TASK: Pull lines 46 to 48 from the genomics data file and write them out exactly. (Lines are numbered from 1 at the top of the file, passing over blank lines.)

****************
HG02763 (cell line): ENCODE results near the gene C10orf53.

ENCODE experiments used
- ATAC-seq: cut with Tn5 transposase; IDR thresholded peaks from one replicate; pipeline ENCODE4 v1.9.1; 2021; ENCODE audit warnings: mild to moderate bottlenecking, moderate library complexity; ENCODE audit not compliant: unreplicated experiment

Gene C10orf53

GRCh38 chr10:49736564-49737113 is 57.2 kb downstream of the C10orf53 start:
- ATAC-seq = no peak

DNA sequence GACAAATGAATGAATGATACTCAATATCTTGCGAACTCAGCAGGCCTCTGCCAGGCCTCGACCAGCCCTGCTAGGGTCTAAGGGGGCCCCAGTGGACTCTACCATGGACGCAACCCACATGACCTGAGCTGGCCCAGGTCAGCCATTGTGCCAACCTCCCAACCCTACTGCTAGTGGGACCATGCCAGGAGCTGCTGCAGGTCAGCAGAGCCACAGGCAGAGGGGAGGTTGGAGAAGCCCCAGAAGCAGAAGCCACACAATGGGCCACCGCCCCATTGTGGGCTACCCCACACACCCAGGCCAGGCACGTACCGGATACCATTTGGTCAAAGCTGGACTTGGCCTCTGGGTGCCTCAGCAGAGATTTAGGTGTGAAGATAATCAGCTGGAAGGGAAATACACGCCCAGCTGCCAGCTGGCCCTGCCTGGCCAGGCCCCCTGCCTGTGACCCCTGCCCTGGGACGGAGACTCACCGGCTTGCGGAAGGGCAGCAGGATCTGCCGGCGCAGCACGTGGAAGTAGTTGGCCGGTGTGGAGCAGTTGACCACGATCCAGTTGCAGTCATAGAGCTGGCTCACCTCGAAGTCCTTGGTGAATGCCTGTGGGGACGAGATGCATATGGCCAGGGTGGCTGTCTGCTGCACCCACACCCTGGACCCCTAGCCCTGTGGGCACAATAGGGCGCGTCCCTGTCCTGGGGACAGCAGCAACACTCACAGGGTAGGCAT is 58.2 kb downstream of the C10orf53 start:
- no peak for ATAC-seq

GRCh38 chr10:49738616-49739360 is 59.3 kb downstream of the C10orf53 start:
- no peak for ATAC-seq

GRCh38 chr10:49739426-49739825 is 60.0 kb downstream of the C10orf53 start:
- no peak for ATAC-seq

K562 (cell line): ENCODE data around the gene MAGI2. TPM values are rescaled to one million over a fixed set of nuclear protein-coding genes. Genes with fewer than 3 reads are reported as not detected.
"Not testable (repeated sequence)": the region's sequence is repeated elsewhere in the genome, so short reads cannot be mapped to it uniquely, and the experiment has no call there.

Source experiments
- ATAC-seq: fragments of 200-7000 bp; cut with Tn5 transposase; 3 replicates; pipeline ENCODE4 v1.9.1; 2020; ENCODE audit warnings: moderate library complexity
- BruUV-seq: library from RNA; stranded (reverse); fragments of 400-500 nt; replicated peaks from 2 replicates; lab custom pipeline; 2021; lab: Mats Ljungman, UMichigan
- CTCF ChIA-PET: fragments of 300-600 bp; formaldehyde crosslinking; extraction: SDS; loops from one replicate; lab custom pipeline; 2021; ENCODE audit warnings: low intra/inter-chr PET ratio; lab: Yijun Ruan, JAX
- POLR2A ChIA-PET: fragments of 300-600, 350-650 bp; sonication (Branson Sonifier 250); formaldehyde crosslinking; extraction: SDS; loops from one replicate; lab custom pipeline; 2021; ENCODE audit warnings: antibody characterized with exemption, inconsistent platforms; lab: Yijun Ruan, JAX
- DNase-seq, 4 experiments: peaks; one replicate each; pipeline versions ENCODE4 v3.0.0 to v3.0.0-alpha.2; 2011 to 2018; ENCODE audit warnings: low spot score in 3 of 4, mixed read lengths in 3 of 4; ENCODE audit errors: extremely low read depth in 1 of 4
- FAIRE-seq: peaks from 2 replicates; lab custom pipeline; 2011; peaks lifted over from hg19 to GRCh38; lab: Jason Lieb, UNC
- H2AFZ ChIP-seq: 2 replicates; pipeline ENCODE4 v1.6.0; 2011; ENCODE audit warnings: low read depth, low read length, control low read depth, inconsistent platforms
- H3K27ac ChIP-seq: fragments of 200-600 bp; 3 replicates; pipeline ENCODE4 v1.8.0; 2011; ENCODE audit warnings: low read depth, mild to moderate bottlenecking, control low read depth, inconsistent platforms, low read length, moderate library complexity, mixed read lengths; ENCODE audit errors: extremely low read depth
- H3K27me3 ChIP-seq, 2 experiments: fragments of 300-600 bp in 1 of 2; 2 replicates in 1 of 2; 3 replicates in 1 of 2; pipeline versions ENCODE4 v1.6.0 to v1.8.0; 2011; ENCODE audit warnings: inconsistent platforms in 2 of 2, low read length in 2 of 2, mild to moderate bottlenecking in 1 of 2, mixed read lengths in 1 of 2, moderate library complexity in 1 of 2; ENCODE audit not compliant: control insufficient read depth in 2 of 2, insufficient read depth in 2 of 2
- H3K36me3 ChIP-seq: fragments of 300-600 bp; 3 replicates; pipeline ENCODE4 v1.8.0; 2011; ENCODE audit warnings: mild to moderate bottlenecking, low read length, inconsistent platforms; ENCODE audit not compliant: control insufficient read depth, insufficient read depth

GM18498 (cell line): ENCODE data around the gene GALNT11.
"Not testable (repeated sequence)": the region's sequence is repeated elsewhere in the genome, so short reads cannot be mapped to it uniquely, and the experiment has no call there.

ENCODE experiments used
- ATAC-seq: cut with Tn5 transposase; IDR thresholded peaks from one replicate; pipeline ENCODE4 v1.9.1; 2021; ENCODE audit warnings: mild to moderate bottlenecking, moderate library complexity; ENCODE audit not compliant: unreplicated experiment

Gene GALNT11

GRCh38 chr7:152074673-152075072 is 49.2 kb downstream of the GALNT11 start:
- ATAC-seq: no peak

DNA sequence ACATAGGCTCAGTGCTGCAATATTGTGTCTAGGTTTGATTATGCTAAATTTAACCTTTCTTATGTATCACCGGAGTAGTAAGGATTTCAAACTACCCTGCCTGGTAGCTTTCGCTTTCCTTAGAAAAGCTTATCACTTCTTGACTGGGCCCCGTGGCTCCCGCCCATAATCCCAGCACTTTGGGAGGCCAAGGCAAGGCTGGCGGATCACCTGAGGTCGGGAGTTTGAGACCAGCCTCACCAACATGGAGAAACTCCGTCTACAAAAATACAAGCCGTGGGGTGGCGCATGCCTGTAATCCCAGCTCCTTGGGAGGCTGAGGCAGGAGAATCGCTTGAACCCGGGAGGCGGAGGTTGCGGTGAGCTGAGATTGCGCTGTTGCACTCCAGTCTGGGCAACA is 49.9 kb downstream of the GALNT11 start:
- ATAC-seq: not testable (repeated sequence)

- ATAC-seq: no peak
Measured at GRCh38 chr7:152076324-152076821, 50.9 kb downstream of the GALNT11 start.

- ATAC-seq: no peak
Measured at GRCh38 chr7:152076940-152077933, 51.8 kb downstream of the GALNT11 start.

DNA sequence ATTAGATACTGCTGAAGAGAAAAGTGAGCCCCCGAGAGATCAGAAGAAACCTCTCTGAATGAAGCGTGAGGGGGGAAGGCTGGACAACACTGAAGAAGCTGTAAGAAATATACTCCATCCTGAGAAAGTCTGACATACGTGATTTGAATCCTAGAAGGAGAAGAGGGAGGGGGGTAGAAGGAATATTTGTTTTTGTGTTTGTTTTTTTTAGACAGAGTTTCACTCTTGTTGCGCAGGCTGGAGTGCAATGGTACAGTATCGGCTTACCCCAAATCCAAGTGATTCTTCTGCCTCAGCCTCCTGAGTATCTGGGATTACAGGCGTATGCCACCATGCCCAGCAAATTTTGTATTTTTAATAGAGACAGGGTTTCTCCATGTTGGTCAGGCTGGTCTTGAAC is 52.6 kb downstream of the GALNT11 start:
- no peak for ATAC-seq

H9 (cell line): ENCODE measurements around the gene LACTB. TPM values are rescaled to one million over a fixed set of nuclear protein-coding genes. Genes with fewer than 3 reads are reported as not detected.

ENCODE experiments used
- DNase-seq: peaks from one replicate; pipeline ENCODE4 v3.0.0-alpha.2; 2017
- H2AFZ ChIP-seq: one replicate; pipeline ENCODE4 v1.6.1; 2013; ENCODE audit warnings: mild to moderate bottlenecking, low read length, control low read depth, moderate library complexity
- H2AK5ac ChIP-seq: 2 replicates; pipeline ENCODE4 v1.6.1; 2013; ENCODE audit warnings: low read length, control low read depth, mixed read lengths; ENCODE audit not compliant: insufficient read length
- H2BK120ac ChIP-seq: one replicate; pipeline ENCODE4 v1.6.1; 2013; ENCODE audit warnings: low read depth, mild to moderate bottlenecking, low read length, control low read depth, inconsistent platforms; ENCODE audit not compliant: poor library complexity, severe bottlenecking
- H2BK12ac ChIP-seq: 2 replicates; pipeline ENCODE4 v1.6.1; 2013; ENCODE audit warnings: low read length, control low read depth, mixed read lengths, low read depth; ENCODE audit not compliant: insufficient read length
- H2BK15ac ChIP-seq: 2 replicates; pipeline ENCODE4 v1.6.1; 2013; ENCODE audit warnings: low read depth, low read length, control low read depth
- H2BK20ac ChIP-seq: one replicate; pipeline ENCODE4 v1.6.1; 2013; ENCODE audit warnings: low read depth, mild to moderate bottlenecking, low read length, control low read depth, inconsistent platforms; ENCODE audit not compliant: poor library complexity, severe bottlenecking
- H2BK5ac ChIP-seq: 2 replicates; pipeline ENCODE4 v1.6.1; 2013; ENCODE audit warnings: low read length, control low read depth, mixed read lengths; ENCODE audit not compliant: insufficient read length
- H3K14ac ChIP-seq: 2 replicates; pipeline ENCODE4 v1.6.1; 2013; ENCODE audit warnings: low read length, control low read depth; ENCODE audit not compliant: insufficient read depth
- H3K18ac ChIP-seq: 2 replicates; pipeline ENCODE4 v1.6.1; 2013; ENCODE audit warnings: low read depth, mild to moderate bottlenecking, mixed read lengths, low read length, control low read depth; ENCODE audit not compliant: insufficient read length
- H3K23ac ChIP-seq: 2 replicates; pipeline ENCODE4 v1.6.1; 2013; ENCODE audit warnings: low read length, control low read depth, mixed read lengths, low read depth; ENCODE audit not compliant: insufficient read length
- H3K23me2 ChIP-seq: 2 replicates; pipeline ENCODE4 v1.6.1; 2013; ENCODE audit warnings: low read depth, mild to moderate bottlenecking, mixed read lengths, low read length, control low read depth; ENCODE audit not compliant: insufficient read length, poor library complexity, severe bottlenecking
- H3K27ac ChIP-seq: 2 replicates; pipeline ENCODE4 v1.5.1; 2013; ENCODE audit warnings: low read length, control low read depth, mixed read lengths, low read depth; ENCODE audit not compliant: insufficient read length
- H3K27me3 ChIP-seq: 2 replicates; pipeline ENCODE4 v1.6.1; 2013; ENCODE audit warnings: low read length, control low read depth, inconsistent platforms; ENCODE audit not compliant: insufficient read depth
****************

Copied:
- H2BK120ac ChIP-seq: one replicate; pipeline ENCODE4 v1.6.1; 2013; ENCODE audit warnings: low read depth, mild to moderate bottlenecking, low read length, control low read depth, inconsistent platforms; ENCODE audit not compliant: poor library complexity, severe bottlenecking
- H2BK12ac ChIP-seq: 2 replicates; pipeline ENCODE4 v1.6.1; 2013; ENCODE audit warnings: low read length, control low read depth, mixed read lengths, low read depth; ENCODE audit not compliant: insufficient read length
- H2BK15ac ChIP-seq: 2 replicates; pipeline ENCODE4 v1.6.1; 2013; ENCODE audit warnings: low read depth, low read length, control low read depth